Every month at the Denver Film Center on East Colfax crowds gather to catch the latest installment of the Tattered Cover Free Classic Film Series. The film series is hosted by University of Colorado at Denver professor and Colorado Public Radio film critic Howie Movshovitz and is sponsored by the Tattered Cover book store. Although the Tattered Cover sponsors the event and though Movshovitz—who selects the films that are shown each month—has earned degrees in English literature, he says that he does not intentionally choose films simply because of their relation to the literary world. However, many of the films screened are adaptations of novels and many of the film artists whose works are showcased in the series both impacted and were influenced by figures in the literary community. Literature and film often go hand in hand, as could be said of many art forms, and the relationship between the Starz Film Center, the Denver Film Society and Tattered Cover book store is certainly a very nice match.

When the continuous film series started in the late 1990s, the first film screened was the 1940 Academy Award winning work “The Thief of Baghdad” (it won awards for cinematography, special effects and art direction), a modified remake of the 1924 silent film of the same name. That film was based upon “One Thousand and One Nights,” a collection of Middle Eastern folk tales.

This month, the feature was Charlie Chaplin’s “Modern Times,” the mostly-silent film that first showcased the voice of the Little Tramp as a singing waiter opposite the lovely Paulette Goddard (Chaplin’s love interest both on screen and off). Charlie Chaplin, like many filmmakers, was influenced by literary figures such as Upton Sinclair and J.M. Barrie. Admirers of his work included literary giants such as Henry Miller, G.B. Shaw, Marcel Proust, Jean-Paul Sartre, and Lawrence Ferlinghetti. Sartre even named the philosophic literary journal he co-founded, “Les Temp Modernes,” after the film “Modern Times.”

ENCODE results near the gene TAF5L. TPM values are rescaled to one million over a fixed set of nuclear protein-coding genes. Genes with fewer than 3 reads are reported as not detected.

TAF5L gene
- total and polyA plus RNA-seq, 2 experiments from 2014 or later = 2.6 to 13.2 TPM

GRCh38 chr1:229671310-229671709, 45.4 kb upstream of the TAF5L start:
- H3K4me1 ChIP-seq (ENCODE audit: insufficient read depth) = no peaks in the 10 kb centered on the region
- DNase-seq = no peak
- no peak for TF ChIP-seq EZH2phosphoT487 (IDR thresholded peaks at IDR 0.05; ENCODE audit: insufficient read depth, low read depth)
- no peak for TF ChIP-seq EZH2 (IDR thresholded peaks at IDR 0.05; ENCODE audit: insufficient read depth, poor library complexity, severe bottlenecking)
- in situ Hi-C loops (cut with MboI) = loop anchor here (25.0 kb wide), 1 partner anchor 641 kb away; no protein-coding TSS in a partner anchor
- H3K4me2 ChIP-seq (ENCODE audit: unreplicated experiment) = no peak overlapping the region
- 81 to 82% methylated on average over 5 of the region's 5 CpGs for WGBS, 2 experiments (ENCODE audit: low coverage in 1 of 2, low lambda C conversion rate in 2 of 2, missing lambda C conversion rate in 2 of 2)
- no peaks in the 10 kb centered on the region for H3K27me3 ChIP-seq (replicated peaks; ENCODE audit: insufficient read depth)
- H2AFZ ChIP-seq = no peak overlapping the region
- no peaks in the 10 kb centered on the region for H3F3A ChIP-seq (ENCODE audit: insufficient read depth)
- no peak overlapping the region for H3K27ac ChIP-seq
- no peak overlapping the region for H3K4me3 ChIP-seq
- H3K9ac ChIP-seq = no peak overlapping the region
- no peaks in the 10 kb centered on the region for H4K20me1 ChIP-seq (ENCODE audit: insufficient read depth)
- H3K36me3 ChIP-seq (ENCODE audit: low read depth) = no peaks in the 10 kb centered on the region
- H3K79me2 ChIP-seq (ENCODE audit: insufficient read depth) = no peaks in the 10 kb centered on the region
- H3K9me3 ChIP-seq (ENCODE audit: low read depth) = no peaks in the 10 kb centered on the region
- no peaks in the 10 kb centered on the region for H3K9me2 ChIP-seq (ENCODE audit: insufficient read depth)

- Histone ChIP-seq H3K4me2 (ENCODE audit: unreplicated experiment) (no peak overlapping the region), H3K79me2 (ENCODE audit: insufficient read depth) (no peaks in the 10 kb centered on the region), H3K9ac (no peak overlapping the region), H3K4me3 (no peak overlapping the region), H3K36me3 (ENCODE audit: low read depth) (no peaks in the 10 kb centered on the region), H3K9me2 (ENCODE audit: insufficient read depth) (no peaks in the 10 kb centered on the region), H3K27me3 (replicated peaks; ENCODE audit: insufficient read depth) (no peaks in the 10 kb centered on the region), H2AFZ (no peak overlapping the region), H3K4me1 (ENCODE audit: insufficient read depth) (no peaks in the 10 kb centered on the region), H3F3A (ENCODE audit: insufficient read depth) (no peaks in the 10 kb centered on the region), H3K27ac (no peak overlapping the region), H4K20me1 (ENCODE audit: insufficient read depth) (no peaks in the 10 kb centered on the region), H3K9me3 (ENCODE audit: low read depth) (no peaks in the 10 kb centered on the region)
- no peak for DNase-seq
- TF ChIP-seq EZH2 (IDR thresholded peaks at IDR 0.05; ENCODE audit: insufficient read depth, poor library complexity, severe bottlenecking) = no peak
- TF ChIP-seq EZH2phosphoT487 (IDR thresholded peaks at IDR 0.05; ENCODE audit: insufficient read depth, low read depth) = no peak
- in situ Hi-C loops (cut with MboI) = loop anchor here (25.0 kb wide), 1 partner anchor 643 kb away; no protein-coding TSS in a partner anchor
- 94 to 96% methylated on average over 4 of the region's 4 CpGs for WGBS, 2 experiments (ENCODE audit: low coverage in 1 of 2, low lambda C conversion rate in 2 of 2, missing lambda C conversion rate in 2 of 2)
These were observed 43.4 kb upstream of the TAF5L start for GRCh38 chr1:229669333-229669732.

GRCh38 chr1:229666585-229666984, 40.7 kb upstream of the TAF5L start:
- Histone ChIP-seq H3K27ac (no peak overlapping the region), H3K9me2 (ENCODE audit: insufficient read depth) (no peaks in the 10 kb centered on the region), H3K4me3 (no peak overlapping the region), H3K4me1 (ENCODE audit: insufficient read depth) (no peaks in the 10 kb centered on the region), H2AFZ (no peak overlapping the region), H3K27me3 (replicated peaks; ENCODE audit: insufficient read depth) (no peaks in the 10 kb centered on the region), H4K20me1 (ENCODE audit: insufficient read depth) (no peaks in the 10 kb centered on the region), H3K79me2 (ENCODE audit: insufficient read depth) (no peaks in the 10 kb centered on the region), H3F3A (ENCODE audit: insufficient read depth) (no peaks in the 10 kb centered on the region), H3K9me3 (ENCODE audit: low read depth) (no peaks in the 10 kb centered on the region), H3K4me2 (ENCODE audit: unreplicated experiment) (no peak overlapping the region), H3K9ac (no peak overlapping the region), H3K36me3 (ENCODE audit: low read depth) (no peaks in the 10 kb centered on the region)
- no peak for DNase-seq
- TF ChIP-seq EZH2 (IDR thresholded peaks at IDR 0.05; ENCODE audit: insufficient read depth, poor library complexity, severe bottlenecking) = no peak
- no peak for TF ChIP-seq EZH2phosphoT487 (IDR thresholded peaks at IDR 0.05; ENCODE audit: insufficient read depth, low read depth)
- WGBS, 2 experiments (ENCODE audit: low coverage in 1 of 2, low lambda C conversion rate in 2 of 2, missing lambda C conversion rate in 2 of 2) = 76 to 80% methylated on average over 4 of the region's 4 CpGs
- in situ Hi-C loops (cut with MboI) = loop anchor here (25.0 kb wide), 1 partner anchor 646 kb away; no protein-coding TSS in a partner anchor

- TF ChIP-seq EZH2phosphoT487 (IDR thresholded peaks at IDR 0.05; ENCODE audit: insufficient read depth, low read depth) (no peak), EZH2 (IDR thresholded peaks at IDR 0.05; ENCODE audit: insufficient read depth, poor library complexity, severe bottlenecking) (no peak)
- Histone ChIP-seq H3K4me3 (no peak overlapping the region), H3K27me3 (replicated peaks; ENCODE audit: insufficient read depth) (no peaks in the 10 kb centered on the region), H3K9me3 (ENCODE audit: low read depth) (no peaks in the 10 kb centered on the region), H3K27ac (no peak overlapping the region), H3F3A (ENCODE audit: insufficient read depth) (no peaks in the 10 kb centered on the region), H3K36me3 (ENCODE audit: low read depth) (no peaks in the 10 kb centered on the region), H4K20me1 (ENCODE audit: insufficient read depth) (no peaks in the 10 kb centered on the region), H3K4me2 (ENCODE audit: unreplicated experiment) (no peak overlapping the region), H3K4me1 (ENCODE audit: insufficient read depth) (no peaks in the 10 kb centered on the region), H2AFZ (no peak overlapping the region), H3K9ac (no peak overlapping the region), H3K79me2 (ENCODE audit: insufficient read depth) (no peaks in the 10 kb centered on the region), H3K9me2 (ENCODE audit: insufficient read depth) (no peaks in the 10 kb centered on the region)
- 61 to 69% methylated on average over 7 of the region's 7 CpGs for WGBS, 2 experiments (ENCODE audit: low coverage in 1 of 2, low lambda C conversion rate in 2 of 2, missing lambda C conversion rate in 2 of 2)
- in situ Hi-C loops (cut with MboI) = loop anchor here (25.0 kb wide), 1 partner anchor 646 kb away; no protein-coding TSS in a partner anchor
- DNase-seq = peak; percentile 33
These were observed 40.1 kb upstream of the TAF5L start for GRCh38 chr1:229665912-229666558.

When asked about audience favorites over the years, two immediately sprang to mind for Movshovitz: Alberto Cavalcanti’s 1942 British war film “Went the Day Well?” and the 1946 British detective story “Green for Danger,” which was based on the 1944 novel of the same title by Christianna Brand. These audience delights often bring people back again to rediscover their own love and appreciation for the films.

The next film in the series is René Clair’s “À Nous la Liberté,” on August 12, a film that allegedly influenced Chaplin’s 1936 classic “Modern Times.” This will be followed on September 2 by Ronald Neame’s “The Horse’s Mouth,” the 1968 film “Salesman” on October 14, and Jean Renoir’s 1942 flick “Boudu Saved from Drowning” on December 2 of this year. All Tattered Cover classics begin promptly at 2 p.m. though tickets are available from the box office one hour before the screening.

For a fun, relaxing and culturally stimulating Sunday afternoon, the Tattered Cover Classic Series is hard to beat. It is free to the public, though there is a suggested donation of one dollar, which is miniscule in comparison to the price of even a matinee movie ticket. Plus, it is a great opportunity to expand the cultural library of one’s mind and to discuss the art of cinema with other classic film aficionados.

Benjamin Wright is a contributing writer at “303 Magazine.” He also writes for “Highbrow Magazine” and teaches courses in philosophy and sociology. Additionally, he is the author of several scholarly articles and five unpublished novels.

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